Finnish prime minister faces more scrutiny over breakfast expenses

Finnish Prime Minister Sanna Marin faced fresh scrutiny on Monday over a disputed allowance she claimed to cover the cost of breakfasts at her official residence, after estimates of the value of the allowance were revised sharply higher. 

Finnish daily Iltalehti said in a new report late Sunday that the allowance was worth €850 per month, nearly three times the €300 per month the paper estimated when it first highlighted the payments last week. The reports questioned whether Marin was entitled to the allowance.

In a press release late Monday, the prime minister’s office confirmed that from January 2020 to May 2021, the cost of Marin’s use of catering services when living in an official residence was €14,363.20, or an average of €845 per month. 

“This amount includes both breakfast items and cold-served meals,” the release said.

Marin has said she has followed the rules for claiming the allowance as they were explained to her when she took office in 2019.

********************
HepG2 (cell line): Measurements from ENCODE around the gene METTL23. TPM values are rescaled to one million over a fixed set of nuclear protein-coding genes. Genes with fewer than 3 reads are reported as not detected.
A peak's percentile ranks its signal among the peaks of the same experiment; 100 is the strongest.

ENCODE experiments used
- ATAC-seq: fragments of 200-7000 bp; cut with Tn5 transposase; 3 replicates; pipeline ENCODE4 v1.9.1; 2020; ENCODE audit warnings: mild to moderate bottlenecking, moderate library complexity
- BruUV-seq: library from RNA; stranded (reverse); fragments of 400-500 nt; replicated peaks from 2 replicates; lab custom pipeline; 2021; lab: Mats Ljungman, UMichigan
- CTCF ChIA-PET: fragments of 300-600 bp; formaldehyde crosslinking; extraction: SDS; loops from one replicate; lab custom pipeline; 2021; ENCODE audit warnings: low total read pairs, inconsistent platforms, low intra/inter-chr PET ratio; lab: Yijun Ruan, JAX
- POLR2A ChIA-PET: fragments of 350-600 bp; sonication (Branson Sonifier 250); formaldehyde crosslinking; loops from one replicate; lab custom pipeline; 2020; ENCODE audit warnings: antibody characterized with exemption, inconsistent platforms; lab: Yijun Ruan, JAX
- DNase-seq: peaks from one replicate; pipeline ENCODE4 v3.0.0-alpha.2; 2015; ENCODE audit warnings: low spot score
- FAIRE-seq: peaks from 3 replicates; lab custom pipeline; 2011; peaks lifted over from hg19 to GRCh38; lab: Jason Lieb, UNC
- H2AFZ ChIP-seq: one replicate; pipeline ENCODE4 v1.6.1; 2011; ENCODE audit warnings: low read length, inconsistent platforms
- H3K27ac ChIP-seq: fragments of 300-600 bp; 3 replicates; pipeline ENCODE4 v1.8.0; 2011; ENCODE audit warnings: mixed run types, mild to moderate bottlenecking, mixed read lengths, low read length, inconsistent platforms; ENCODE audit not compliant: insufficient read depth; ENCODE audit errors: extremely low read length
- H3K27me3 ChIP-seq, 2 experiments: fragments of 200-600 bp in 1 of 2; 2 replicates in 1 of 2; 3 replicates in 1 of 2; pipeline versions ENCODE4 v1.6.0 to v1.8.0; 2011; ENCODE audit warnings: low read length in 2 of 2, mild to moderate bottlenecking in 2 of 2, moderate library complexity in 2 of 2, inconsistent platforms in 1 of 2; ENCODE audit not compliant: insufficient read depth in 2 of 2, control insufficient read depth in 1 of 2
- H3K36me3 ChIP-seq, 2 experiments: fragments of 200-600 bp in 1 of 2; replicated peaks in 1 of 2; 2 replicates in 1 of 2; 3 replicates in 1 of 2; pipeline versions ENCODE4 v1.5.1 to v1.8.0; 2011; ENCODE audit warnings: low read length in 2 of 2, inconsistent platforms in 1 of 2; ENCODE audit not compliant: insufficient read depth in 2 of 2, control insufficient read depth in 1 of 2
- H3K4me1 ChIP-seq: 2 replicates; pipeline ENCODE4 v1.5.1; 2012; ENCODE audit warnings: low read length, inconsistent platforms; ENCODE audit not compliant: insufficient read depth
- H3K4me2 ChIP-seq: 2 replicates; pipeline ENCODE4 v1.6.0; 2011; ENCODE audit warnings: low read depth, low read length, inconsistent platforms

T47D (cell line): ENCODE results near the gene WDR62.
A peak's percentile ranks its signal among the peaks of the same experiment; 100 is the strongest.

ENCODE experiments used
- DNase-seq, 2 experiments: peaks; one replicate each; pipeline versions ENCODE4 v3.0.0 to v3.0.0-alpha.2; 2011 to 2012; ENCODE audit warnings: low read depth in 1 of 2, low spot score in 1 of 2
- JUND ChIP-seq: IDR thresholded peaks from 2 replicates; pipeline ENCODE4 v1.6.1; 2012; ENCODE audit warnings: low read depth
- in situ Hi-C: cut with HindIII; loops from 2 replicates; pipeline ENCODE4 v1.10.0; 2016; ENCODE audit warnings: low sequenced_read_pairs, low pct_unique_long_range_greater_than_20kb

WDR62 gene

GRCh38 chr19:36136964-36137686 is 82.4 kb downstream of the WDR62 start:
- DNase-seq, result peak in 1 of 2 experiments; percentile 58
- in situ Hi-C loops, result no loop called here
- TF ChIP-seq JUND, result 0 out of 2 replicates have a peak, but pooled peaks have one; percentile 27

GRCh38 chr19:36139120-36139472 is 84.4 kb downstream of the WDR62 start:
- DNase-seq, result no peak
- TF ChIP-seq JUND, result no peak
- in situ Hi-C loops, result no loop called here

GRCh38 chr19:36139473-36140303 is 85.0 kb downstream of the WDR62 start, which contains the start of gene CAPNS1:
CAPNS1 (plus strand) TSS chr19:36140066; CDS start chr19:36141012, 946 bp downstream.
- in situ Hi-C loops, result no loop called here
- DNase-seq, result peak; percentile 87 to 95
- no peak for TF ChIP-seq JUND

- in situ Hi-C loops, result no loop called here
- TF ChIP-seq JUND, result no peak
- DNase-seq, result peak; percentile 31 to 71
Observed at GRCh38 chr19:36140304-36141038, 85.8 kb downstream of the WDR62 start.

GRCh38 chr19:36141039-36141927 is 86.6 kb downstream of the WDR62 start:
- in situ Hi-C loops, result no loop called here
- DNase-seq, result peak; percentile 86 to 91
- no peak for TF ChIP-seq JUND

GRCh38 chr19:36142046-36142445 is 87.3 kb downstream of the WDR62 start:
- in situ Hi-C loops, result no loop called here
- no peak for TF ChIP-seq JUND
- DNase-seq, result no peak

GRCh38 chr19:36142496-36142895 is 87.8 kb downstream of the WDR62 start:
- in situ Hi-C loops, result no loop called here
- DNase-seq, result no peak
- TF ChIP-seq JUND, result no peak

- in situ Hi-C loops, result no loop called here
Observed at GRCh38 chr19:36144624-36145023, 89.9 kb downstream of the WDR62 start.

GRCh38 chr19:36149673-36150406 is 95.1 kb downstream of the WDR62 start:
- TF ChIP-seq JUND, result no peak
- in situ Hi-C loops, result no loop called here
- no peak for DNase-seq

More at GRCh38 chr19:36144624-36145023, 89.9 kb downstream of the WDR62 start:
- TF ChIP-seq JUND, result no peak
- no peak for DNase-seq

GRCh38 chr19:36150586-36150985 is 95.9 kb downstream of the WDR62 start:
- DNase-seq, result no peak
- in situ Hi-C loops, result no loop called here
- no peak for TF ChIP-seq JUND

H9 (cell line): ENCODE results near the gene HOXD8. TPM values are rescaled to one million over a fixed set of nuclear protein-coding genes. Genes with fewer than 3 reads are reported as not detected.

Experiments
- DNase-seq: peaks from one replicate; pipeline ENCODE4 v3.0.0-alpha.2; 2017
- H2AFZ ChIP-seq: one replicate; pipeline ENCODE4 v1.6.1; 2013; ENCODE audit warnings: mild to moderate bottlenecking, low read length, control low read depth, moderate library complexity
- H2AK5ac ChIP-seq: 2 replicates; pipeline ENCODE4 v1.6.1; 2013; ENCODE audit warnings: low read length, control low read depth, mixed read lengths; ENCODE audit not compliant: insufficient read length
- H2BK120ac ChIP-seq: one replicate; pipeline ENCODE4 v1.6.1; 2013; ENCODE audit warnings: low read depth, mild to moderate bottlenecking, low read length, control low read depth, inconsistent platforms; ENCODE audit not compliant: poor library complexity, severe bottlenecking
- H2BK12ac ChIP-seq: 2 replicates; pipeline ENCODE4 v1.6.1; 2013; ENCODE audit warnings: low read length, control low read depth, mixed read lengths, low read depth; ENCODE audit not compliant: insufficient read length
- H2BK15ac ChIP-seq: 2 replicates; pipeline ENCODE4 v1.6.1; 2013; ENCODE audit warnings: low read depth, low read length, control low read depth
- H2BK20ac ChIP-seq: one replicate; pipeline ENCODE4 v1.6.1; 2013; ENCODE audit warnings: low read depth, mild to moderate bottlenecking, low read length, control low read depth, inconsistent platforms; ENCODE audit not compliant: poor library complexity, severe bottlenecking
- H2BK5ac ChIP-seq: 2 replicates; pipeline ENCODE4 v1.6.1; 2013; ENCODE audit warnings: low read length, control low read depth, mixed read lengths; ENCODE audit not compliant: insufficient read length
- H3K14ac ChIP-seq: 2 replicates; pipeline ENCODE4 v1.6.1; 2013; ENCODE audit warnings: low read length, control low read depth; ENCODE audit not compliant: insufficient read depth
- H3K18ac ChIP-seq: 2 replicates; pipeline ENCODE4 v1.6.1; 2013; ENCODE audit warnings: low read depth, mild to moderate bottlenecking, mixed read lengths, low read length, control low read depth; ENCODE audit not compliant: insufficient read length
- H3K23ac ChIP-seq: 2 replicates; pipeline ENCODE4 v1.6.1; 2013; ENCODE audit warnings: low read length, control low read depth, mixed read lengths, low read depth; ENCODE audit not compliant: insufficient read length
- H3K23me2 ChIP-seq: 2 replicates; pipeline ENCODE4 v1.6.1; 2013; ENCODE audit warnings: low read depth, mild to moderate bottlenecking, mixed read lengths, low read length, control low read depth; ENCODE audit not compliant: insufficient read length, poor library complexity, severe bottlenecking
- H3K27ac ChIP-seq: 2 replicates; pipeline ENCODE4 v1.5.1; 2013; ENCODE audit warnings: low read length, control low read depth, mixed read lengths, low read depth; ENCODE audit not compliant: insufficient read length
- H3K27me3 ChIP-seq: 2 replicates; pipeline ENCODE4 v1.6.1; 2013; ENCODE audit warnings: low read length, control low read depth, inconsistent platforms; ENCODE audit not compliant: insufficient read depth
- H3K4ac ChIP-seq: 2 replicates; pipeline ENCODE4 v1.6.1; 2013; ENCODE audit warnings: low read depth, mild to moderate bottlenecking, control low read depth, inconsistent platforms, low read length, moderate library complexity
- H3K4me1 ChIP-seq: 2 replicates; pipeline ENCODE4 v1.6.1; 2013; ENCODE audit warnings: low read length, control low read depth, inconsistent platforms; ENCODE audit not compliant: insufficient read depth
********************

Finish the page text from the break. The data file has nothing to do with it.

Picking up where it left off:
“I had no idea of course that there was any lack of clarity over the breakfast allowance,” she told national broadcaster YLE earlier Monday. She noted that many previous prime ministers had also made use of it, but said that the rules would be looked at and if necessary updated.

On Friday, Helsinki police said they had decided to examine the case to see if any wrongdoing had occurred. They said that the probe would look into the actions of Marin’s staff and not the prime minister herself. 

On a separate note on Monday, Marin said she wanted to dispel speculation that public money had been spent on her wedding, which took place last year. It was unclear which speculation she was referring to.

“We paid for all our wedding expenses ourselves,” she said in a tweet.

As they have elsewhere in Europe, expenses scandals have claimed political scalps in Finland in the past. Last year, Finance Minister Katri Kulmuni resigned after questions were raised about the public money she had spent on media training. 

But for now, experts say the questions over Marin’s food allowance are unlikely to cost her her job. 

“Personally I think the sums which have come out so far are quite a small matter,” Kimmo Grönlund, a political scientist at Finland’s Åbo Akademi, told YLE. “She has said that she has both declared the allowance and will from now on pay for her own breakfasts.”

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